Screenshot    Screenshot

New Adventures


This summer, I am beginning a new adventure and a new chapter in my career as I start at Buchanan Elementary. It’s ironic that for someone who values consistency and continuity like I do, I’ve had a lot of changes in my career. From different buildings and communities, each change has pushed me to grow as an educator and forced me out of my comfort zone. I’ve learned so many things from each staff that I’ve worked with, but the number one thing I’ve learned is that you don’t know anything, until you know your staff. Techniques that worked with one group may be completely ineffective with another. The things that motivate one teacher may be irrelevant to another teacher. One community may be vocal and visible and another may be silent and more elusive. The knowledge and experience gained from so many moves helps me to realize how little I know until I know them. As I shared in an early post, “Relationships aren’t transferable“. I’ve learned this the hard way by resting on my laurels from one building and thinking they would magically transfer to my new building and not putting in the necessary time. We build relationships by listening, being present, and most importantly, truly caring about others.

As I prepare for new adventures with a new building and school community, I thought it was the right time to start a new blog as well. I’m hoping the new format will make it easy for people to find and read the blog posts, help connect educators through the Compelled Tribe page of ed bloggers, and also provide links to podcasts and presentations that I have been privileged to participate in or facilitate. My goal is to have all the things I believe about education in one location for my staff, colleagues, or any educator to easily find. Educators grow when we connect with one another, I’m hopeful this new site will help me connect with other educators to help push my learning and expand my professional learning network. Together we are better!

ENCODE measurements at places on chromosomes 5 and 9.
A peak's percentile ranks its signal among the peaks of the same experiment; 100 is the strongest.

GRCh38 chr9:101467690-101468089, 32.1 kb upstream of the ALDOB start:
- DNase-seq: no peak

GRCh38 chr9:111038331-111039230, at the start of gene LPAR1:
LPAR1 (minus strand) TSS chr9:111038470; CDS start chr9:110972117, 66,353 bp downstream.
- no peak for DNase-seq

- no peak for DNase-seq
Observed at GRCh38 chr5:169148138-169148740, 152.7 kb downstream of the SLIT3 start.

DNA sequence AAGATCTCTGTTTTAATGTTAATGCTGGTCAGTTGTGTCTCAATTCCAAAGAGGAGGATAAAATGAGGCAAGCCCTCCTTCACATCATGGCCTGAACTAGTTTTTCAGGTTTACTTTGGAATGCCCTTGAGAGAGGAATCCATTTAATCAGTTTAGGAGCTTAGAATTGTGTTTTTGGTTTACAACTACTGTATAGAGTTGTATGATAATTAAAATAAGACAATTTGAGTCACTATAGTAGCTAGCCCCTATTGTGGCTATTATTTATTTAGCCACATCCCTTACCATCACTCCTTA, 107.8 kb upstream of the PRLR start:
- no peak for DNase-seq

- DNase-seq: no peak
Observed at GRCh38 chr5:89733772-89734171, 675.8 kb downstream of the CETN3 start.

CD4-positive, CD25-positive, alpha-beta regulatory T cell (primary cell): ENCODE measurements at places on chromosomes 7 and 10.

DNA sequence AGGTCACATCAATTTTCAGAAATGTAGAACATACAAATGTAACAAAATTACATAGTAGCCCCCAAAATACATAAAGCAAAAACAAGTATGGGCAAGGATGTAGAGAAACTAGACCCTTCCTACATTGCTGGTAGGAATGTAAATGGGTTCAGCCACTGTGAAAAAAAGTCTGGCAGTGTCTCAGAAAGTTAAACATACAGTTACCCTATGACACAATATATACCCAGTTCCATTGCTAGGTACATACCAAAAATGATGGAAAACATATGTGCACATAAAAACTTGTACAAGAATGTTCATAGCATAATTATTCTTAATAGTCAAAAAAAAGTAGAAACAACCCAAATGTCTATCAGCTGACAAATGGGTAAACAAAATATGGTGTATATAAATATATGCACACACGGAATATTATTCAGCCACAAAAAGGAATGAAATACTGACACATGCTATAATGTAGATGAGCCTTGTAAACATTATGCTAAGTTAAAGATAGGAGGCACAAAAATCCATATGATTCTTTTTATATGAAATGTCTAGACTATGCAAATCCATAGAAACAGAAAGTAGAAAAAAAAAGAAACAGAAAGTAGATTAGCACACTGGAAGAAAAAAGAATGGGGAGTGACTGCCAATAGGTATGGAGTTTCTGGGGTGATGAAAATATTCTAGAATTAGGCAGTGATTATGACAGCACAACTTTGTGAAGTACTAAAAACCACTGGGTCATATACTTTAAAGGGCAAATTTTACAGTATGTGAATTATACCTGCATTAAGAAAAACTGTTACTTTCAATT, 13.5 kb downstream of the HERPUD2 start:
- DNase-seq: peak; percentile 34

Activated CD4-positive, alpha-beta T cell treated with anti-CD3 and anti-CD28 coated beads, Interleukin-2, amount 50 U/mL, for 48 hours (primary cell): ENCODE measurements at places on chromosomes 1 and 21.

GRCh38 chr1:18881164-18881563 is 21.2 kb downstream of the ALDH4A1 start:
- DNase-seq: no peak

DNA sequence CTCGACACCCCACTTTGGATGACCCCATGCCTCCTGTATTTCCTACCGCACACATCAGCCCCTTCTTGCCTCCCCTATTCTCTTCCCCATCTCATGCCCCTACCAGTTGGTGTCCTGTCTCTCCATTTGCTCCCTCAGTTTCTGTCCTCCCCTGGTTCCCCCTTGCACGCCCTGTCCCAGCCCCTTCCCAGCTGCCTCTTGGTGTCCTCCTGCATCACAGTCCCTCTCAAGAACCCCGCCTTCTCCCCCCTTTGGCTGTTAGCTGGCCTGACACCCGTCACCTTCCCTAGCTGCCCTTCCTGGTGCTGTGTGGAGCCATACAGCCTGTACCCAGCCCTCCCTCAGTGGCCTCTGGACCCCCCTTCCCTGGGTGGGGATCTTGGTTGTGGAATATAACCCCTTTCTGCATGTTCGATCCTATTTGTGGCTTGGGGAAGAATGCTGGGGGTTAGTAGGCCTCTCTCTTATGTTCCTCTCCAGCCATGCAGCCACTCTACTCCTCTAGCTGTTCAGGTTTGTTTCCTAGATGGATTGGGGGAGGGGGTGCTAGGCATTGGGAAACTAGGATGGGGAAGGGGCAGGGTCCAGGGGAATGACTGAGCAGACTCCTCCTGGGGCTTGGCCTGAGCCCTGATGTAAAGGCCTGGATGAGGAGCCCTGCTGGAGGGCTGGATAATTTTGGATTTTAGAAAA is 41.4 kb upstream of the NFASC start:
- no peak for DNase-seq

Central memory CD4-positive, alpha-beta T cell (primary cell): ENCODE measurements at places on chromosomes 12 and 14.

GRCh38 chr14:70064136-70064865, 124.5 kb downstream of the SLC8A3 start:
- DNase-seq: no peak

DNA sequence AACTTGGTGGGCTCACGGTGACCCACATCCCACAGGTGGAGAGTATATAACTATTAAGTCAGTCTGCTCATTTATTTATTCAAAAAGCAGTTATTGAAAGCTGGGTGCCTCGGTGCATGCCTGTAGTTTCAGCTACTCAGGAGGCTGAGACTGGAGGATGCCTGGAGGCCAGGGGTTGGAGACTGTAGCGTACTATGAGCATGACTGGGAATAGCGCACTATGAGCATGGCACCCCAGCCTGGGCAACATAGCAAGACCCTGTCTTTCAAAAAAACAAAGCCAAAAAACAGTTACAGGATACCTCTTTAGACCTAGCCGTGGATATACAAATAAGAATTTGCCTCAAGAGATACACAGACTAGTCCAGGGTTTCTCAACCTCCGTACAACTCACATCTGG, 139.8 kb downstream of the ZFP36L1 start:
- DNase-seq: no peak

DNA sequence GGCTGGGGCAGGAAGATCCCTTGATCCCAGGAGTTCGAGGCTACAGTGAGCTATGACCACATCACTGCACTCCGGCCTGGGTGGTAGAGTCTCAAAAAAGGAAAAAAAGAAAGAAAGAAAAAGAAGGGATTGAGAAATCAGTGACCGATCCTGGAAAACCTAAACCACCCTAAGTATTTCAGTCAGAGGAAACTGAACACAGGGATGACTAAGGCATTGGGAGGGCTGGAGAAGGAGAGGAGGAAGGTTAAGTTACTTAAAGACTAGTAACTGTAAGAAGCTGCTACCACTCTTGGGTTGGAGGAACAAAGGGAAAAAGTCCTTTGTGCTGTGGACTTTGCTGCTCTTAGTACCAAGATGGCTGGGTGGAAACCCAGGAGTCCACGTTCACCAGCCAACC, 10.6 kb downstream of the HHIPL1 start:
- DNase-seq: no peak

Like all new adventures, this one if filled with excitement and unknowns. It’s natural to want to look back at the shore we are leaving and remember the good times and memories made there. However, I need to keep my focus forward and my eye on the horizon as I sail onward with a new crew and to new destinations. This blog will serve as my log of reflections, growth, successes and yes, failures too. I hope my reflections will help others as well and maybe provide the encouragement to try something new. After all, adventures are more fun when they are shared!


A ship in harbor is safe, but that is not what ships are built for.” – John A. Shedd

Life is an adventure, it’s not a package tour.” – Eckhart Tolle

One must always maintain one’s connection to the past and yet ceaselessly pull away from it.” – Gaston Bachelard


Tuesday, August 22: Bounce Back to School Event at Riley 5:00-8:00 pm                       Wednesday, August 23: Building Tours 5:30 pm                                                                   Thursday, August 24: Building Tours 10:00 am

Tuesday, August 28: District/Building PD                                                                       Wednesday, August 30: District/Building PD                                                                     Thursday, August 31: Teacher Work Day